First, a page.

The circle of the fifths is here pictured
The outer red circle is the "major part" of the circle. The inner green circle is the "minor part". For a given key, say C, we have the relative key A found at same place on the inner circle. This key contains the same notes but with a different tonic. That is the C major scale contains the same notes as the A minor scale.
An isolated tone is called tonic. If we focus on E as tonic we can see in the circle that the E major scale contains 4 sharps and zero flats. It is written as thus e f g\s a b c\s d\s For G♭ we have 5 flats and 6 sharps. Taking one step clock wise we reach the dominant. For E we get B. One step counter clockwise we reach the subdominant. For E we get A. The dominant is placed 7 semi tones higher than the tonic. The subdominant is placed 5 semitones higher that the dominant. If we ascend in either natural minor or major, we reach the dominant 5 steps higher than the tonic. We reach the subdominant using both scales 4 steps higher.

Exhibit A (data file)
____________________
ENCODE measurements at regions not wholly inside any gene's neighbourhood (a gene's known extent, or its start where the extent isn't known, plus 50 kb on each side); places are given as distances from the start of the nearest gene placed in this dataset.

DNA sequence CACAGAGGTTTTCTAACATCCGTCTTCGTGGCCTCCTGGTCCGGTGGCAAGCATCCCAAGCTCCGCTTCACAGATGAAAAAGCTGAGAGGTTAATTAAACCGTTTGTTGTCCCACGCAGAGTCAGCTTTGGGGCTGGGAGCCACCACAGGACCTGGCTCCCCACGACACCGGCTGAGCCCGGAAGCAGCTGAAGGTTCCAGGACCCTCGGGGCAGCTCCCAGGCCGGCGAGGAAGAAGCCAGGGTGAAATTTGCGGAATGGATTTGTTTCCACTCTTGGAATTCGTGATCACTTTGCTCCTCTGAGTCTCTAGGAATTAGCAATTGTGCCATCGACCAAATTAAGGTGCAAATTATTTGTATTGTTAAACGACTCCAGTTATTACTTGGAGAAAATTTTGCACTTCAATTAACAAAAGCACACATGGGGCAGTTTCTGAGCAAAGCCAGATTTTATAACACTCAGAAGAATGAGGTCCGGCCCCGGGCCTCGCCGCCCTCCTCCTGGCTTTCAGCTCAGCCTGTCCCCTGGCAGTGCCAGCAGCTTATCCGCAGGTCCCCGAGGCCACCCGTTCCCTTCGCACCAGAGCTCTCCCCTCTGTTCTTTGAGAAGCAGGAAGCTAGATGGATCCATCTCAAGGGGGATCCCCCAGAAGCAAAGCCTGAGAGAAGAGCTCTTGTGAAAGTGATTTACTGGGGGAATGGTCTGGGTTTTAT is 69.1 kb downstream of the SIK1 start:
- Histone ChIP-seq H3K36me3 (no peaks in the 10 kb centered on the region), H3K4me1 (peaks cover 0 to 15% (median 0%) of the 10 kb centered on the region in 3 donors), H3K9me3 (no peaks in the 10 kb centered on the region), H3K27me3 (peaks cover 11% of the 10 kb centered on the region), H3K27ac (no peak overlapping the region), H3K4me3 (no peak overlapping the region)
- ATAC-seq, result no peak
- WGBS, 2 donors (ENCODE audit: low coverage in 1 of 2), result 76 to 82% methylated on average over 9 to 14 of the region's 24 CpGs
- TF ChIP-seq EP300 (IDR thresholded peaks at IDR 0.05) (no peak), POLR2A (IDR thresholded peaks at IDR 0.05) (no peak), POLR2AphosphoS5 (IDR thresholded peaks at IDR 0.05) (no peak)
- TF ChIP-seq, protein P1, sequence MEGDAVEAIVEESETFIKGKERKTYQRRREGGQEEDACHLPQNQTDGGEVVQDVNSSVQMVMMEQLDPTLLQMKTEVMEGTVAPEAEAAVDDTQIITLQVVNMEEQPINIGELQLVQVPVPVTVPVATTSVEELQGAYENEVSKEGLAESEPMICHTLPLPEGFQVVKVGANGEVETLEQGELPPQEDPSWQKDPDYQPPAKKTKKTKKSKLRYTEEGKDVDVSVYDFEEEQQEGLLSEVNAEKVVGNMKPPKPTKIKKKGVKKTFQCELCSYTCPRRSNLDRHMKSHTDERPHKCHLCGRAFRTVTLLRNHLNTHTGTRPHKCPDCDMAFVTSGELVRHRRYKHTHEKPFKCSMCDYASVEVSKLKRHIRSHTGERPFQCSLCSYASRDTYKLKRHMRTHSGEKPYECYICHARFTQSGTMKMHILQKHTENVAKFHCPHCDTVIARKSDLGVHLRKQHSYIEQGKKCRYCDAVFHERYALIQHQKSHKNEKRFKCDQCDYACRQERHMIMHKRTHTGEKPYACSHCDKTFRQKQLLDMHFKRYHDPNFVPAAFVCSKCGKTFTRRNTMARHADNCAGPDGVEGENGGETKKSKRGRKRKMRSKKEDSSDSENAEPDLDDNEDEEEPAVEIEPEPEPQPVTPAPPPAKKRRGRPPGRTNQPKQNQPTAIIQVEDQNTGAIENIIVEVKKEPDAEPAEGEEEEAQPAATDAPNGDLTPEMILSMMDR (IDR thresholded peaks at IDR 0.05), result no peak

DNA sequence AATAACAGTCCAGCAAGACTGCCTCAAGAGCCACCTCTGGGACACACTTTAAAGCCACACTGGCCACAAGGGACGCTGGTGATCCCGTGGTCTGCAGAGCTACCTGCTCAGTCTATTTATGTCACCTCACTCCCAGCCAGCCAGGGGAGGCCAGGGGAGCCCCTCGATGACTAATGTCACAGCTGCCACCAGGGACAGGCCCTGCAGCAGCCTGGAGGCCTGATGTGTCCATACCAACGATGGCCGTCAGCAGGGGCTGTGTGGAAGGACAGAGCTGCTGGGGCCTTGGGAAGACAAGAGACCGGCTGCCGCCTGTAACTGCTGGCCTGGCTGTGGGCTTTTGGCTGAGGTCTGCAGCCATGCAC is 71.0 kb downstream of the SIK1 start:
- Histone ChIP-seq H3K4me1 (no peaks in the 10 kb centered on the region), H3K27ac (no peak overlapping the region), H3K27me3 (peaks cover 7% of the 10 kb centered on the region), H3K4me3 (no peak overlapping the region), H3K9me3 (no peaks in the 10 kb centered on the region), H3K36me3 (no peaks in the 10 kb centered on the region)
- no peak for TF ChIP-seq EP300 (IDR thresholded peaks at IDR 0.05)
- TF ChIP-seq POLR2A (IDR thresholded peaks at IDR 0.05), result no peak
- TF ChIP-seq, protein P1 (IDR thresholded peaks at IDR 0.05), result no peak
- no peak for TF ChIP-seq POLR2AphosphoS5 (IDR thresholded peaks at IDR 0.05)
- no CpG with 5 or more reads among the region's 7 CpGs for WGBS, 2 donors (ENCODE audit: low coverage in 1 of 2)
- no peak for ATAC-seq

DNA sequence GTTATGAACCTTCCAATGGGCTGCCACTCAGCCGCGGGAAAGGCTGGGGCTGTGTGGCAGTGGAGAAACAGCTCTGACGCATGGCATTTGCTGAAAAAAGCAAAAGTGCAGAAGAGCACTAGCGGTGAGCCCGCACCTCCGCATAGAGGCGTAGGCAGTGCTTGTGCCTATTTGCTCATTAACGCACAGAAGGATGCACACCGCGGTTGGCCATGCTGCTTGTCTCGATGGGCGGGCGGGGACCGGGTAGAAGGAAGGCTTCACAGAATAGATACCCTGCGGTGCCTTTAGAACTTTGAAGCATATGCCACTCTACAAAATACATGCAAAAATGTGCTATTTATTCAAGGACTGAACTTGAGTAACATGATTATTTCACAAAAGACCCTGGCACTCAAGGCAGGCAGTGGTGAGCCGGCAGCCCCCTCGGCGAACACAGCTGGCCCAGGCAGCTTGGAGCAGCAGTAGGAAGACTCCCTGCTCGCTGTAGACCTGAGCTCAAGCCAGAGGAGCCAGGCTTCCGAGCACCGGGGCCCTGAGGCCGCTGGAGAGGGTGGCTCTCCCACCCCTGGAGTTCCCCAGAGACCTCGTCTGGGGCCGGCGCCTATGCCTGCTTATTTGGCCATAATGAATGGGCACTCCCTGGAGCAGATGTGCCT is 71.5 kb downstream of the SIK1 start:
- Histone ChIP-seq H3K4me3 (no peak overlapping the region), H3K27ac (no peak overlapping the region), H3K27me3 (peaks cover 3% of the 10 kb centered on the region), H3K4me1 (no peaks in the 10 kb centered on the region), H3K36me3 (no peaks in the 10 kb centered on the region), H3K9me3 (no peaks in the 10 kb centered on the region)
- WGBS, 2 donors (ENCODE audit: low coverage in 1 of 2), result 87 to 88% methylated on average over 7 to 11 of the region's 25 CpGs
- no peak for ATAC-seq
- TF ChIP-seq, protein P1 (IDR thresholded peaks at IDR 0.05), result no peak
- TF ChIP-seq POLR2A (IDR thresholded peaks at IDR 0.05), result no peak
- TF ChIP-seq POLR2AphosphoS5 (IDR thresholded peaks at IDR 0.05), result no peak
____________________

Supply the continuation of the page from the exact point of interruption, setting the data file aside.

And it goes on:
Sharp and flat notation can refer to same key. That is D♭ equals C♯.